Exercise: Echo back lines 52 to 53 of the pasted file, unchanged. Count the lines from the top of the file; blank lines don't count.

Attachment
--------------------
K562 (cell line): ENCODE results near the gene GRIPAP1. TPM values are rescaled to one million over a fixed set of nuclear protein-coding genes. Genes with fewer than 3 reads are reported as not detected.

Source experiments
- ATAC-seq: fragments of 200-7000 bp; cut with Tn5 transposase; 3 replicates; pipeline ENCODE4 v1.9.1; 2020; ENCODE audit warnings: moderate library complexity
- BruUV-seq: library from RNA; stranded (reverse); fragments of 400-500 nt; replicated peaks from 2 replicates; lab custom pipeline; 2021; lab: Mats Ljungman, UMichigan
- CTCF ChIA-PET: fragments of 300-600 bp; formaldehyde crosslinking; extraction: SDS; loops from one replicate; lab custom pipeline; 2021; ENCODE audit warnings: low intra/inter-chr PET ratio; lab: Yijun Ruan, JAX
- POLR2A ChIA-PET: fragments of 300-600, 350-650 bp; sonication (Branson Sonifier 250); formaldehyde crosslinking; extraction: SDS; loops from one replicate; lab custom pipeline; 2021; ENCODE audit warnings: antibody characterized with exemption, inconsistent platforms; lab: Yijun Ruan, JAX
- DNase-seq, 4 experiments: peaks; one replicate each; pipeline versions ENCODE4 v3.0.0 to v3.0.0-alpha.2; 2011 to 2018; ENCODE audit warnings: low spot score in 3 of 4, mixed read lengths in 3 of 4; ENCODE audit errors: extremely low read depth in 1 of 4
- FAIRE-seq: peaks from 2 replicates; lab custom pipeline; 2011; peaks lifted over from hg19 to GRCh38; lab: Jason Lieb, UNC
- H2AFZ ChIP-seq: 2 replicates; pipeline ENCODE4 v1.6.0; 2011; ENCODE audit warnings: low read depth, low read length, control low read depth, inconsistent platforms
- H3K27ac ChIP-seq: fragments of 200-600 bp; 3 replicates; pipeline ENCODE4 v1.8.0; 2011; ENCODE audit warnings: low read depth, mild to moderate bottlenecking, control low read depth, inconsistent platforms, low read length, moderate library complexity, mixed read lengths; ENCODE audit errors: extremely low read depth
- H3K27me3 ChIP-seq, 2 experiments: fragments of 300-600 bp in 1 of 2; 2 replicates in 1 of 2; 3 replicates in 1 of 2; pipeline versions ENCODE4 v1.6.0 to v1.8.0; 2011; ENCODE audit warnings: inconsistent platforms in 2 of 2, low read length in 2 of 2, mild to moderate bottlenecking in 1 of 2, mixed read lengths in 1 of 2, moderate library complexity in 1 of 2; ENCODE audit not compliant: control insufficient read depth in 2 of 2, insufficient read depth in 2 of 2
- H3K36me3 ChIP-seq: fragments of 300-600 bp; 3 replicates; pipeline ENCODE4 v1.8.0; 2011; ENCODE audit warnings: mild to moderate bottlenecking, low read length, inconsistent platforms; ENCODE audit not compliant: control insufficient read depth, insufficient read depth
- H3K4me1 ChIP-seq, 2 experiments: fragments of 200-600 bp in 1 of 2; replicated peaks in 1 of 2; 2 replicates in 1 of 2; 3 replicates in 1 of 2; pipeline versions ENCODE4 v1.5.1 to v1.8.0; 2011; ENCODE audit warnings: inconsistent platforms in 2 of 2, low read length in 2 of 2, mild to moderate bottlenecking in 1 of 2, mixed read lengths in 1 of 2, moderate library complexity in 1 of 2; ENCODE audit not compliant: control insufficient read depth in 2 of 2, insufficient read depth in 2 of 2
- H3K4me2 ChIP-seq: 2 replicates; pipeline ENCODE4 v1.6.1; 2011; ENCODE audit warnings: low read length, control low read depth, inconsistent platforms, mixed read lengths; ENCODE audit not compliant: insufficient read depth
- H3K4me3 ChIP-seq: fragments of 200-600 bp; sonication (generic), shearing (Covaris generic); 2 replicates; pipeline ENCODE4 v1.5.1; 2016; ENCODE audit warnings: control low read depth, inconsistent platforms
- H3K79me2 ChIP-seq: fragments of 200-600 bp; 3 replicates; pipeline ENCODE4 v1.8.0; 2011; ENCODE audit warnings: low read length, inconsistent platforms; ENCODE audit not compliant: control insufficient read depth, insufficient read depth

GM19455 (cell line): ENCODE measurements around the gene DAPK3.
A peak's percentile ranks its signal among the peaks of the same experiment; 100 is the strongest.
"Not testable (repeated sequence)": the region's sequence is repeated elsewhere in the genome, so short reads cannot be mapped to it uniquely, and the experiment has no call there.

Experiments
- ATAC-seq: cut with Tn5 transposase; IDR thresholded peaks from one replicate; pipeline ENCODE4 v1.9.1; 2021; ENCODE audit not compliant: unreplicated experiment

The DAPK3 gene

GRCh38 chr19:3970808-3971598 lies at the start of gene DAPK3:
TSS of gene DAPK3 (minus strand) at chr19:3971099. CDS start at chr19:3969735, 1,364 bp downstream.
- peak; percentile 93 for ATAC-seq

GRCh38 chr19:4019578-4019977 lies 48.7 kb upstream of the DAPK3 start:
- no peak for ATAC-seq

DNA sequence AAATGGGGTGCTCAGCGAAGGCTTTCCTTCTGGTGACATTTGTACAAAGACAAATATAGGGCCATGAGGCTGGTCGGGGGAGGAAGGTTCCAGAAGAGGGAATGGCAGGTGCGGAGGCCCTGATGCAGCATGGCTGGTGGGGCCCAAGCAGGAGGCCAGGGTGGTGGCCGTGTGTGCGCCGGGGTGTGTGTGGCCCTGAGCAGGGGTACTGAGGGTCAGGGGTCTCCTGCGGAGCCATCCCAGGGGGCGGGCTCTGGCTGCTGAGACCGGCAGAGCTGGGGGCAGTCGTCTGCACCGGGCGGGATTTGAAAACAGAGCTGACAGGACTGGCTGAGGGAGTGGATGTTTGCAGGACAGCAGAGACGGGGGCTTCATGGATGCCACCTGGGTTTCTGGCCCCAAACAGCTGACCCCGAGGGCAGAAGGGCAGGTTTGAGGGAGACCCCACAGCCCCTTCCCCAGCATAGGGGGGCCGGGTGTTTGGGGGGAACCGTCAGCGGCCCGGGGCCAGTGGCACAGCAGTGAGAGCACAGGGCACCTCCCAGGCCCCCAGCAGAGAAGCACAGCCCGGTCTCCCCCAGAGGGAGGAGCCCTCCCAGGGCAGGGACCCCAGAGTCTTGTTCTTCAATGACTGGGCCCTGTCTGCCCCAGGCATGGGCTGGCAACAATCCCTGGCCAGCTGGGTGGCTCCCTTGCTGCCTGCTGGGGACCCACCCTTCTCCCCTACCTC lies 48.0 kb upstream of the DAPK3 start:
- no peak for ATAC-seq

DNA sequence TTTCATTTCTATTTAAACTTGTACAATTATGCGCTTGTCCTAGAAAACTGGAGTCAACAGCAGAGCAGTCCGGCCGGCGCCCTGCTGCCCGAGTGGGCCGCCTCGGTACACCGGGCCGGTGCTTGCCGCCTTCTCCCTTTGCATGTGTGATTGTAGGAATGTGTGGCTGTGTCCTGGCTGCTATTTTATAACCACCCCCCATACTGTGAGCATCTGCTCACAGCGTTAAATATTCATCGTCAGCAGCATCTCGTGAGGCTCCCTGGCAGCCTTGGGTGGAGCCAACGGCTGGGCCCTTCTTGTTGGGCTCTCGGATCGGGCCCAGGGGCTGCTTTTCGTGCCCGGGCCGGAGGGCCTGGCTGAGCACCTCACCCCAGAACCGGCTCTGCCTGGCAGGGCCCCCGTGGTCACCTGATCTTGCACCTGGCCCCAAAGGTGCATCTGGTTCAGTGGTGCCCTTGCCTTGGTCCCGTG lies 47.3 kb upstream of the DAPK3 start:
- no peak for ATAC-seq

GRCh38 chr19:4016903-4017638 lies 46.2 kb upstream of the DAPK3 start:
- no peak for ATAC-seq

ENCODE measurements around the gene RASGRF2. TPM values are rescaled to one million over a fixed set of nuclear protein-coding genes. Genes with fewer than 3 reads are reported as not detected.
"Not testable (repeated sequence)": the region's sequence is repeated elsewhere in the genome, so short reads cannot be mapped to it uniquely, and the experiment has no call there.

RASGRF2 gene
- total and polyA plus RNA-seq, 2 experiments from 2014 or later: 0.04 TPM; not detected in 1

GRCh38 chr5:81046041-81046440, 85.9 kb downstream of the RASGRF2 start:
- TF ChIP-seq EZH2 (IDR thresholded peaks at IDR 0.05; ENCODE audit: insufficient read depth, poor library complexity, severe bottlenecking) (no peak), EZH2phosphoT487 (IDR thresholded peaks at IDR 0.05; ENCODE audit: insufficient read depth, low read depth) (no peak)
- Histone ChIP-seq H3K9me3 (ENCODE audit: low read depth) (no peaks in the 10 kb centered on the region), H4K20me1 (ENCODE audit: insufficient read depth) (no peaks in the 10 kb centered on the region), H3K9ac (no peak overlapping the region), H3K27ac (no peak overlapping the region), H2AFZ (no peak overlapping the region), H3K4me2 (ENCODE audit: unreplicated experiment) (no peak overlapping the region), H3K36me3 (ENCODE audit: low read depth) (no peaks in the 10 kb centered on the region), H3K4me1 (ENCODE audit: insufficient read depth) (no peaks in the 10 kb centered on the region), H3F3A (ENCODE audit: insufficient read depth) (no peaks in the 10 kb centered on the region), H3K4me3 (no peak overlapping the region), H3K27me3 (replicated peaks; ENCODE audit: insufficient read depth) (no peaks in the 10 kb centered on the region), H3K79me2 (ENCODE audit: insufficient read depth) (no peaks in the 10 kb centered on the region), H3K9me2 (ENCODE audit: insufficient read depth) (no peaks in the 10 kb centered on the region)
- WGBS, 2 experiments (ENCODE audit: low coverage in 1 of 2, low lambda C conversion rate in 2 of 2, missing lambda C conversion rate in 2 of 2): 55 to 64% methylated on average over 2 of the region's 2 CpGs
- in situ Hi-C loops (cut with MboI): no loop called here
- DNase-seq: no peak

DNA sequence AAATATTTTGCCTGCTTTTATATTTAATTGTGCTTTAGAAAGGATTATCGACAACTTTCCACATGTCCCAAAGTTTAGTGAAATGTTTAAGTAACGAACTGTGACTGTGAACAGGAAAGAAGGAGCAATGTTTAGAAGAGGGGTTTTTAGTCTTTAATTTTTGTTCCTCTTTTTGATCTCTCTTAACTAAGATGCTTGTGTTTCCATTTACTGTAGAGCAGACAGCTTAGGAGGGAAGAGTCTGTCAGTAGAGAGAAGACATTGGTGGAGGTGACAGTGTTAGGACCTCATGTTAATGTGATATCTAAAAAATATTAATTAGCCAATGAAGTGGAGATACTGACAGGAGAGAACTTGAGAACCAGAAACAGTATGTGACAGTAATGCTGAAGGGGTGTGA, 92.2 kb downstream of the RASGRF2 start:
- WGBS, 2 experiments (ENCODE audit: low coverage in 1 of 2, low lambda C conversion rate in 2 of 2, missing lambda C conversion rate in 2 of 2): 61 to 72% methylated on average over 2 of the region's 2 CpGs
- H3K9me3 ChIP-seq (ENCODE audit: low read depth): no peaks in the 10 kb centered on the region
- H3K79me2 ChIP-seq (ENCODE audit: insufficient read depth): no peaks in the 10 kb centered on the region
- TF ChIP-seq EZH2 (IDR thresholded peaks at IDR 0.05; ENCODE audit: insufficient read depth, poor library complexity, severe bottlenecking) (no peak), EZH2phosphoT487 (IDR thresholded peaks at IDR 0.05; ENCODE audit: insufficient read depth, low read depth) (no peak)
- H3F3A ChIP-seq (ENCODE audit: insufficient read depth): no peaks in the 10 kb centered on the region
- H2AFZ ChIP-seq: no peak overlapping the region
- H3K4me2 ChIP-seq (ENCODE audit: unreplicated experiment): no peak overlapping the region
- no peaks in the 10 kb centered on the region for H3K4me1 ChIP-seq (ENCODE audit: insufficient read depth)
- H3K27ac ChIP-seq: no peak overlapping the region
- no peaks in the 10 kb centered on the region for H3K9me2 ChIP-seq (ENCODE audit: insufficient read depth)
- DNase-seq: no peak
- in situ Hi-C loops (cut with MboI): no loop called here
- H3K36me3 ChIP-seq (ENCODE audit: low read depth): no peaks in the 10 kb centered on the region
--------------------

- no peaks in the 10 kb centered on the region for H3K4me1 ChIP-seq (ENCODE audit: insufficient read depth)
- H3K27ac ChIP-seq: no peak overlapping the region